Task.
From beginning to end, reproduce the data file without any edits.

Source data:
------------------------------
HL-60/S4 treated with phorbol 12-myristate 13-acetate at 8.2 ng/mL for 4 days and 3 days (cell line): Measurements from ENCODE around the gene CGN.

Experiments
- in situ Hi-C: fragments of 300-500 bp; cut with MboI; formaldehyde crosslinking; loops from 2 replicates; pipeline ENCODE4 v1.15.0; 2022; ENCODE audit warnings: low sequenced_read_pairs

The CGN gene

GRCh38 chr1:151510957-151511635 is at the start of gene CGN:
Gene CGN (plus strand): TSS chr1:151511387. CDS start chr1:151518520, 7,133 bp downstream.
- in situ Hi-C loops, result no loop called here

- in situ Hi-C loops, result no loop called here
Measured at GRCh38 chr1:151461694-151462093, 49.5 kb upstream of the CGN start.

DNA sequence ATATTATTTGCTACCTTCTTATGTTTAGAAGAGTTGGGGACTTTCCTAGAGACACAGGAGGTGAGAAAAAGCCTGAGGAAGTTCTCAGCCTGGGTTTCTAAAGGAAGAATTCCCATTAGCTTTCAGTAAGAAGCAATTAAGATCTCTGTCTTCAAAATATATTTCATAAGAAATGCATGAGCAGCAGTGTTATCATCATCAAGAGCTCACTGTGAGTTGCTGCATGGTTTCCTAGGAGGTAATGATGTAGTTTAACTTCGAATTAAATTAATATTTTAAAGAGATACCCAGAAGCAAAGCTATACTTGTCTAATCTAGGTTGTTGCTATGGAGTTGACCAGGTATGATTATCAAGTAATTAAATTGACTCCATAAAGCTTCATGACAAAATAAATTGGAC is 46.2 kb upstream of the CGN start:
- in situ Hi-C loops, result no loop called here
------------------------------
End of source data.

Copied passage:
HL-60/S4 treated with phorbol 12-myristate 13-acetate at 8.2 ng/mL for 4 days and 3 days (cell line): Measurements from ENCODE around the gene CGN.

Experiments
- in situ Hi-C: fragments of 300-500 bp; cut with MboI; formaldehyde crosslinking; loops from 2 replicates; pipeline ENCODE4 v1.15.0; 2022; ENCODE audit warnings: low sequenced_read_pairs

The CGN gene

GRCh38 chr1:151510957-151511635 is at the start of gene CGN:
Gene CGN (plus strand): TSS chr1:151511387. CDS start chr1:151518520, 7,133 bp downstream.
- in situ Hi-C loops, result no loop called here

- in situ Hi-C loops, result no loop called here
Measured at GRCh38 chr1:151461694-151462093, 49.5 kb upstream of the CGN start.

DNA sequence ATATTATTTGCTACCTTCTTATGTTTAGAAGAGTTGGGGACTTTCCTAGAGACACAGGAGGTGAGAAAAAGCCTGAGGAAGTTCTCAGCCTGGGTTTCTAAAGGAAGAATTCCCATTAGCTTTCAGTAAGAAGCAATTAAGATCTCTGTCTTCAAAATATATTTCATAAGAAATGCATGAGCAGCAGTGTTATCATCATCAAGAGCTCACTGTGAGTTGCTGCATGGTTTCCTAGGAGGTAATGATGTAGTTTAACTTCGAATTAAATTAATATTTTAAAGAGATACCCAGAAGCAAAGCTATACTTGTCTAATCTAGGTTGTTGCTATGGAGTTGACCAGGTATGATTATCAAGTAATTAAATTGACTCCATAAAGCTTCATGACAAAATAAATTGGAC is 46.2 kb upstream of the CGN start:
- in situ Hi-C loops, result no loop called here